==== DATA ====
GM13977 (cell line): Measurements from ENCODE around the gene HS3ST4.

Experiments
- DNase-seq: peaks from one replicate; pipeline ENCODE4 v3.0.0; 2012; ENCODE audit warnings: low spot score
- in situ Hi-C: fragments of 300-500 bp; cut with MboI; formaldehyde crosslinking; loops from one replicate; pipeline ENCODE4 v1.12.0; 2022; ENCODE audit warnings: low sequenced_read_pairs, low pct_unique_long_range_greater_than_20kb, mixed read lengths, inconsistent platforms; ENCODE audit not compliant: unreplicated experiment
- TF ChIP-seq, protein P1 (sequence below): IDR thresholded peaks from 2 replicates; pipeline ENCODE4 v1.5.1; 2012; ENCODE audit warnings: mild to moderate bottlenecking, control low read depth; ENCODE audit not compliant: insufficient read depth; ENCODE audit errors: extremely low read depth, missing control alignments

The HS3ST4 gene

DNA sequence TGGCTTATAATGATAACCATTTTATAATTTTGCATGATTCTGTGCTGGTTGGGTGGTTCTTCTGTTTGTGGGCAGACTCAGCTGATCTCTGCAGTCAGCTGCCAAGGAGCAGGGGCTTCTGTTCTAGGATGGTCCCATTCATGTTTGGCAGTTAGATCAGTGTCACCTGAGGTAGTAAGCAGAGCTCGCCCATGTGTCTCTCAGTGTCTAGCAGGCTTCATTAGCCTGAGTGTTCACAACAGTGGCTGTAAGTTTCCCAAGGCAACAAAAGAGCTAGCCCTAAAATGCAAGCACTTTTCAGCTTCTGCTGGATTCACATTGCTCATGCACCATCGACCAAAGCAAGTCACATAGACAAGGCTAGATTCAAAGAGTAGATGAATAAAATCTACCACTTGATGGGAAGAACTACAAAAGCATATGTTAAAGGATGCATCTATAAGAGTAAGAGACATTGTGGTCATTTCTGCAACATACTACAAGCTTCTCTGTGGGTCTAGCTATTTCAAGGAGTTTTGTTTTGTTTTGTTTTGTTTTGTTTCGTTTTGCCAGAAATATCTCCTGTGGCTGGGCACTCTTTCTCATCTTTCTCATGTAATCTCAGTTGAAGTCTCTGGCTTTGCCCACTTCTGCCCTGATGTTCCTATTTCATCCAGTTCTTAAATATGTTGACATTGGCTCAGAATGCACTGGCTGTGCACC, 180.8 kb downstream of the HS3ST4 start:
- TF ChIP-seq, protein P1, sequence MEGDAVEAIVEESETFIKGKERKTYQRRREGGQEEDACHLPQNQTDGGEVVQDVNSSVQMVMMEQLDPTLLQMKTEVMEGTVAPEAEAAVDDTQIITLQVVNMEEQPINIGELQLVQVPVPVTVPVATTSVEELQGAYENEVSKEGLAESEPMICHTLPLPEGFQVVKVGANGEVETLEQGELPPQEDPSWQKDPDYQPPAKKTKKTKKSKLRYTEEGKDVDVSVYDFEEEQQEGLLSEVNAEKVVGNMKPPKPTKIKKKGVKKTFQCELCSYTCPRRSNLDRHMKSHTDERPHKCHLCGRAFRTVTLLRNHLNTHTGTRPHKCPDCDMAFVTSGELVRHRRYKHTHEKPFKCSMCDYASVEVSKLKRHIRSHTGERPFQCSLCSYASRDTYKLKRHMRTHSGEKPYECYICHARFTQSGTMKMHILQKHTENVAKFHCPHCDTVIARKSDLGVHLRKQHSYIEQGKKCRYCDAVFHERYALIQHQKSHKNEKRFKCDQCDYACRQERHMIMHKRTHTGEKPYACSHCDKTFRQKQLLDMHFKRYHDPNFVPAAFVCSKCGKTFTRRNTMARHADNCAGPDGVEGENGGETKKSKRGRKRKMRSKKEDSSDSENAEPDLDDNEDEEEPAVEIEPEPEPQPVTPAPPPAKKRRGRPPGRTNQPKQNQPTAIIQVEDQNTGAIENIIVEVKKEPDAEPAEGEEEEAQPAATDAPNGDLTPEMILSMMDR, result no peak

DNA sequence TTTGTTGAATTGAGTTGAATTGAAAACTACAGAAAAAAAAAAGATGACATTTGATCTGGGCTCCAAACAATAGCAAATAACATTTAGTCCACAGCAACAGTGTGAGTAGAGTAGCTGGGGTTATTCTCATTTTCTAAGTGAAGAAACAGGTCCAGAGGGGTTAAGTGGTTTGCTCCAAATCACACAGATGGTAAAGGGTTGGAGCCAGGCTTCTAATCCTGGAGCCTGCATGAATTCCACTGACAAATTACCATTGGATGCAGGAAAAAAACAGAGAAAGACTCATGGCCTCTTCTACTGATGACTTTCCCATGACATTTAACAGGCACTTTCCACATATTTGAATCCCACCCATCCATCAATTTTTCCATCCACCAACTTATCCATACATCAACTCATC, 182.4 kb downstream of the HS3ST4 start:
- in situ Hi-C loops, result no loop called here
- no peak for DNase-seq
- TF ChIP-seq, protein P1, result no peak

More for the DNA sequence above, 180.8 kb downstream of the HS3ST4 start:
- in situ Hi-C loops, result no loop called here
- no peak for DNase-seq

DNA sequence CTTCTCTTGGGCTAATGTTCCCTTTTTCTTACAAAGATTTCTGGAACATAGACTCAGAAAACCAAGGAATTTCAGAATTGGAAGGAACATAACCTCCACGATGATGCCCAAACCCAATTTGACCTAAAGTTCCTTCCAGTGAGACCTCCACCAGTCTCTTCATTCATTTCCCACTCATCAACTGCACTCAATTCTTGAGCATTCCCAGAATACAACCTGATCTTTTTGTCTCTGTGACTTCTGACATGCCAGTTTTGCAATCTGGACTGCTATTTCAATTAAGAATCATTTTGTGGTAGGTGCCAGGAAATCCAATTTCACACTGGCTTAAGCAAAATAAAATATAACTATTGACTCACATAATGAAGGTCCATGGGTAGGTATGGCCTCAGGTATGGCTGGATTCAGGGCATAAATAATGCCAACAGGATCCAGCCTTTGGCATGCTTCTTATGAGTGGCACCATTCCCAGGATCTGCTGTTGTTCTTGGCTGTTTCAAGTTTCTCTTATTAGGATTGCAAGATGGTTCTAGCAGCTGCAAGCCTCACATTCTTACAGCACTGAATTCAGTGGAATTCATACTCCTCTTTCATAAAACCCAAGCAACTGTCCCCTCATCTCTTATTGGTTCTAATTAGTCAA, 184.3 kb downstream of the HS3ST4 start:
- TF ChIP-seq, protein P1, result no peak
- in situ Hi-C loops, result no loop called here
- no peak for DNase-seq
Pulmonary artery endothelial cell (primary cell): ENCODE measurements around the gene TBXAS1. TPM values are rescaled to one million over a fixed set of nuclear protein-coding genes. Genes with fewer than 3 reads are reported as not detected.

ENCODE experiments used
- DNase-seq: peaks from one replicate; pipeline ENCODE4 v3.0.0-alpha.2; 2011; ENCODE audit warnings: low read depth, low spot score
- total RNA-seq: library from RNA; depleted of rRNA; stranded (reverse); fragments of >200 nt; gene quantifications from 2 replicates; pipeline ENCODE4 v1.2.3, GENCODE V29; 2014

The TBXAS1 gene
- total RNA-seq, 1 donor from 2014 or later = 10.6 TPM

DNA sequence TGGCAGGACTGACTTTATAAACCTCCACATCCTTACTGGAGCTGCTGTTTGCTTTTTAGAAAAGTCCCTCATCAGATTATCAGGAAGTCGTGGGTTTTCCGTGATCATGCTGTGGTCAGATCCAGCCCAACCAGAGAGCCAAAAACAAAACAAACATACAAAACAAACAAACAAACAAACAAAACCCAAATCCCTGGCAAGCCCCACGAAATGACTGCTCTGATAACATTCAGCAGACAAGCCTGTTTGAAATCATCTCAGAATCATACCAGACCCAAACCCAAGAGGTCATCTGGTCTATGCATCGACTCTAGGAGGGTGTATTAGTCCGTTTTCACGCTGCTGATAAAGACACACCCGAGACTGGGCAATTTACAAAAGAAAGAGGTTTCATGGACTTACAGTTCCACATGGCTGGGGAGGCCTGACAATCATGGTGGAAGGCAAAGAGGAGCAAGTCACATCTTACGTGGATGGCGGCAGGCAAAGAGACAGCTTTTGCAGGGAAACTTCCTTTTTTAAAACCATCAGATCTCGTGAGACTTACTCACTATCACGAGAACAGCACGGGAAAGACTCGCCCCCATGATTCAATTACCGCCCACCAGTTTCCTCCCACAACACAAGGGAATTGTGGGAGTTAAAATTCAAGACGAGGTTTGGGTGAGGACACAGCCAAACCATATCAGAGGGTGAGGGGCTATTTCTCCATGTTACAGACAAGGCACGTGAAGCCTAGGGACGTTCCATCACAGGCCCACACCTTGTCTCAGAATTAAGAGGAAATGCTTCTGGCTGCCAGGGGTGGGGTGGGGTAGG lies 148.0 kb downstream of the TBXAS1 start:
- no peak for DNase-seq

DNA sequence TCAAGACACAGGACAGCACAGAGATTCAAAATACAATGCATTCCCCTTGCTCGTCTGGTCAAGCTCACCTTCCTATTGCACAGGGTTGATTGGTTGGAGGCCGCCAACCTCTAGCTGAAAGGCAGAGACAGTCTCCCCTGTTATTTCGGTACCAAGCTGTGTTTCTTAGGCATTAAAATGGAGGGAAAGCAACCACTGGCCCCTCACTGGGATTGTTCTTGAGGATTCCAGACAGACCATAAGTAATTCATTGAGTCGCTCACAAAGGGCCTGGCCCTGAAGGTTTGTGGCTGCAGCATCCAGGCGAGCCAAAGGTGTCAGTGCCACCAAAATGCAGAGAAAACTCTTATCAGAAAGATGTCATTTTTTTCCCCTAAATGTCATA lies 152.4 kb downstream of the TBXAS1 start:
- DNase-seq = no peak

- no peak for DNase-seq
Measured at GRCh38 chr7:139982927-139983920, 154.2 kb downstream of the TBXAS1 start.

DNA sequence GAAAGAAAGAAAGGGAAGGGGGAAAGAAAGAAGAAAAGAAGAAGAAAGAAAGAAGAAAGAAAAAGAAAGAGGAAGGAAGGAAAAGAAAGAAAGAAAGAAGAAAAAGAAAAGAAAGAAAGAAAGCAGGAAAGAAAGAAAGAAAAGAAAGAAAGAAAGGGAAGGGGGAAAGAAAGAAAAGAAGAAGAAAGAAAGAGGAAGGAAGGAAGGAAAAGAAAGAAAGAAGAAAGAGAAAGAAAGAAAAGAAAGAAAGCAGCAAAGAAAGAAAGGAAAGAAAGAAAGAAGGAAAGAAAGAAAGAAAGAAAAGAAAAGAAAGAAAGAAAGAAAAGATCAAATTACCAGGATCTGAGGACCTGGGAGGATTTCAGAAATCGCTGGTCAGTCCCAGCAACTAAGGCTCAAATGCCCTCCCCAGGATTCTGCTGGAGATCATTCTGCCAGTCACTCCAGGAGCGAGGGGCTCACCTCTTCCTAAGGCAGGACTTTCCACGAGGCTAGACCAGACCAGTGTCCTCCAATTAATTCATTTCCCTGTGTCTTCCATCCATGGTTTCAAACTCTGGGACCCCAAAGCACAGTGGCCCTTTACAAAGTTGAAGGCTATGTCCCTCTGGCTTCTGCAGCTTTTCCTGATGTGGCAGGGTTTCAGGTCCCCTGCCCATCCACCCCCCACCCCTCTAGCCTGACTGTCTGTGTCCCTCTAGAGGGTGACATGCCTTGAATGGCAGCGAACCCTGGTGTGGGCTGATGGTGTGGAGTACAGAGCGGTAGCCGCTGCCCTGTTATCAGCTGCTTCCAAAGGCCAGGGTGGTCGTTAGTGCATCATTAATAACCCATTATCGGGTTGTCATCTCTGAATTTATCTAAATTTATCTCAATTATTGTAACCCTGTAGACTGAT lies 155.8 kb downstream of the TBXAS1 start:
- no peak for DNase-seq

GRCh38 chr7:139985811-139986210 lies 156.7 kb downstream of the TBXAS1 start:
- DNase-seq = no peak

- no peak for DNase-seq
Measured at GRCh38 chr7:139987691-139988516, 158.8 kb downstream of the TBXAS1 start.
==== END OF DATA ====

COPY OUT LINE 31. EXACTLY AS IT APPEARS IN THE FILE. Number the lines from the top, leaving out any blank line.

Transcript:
Measured at GRCh38 chr7:139982927-139983920, 154.2 kb downstream of the TBXAS1 start.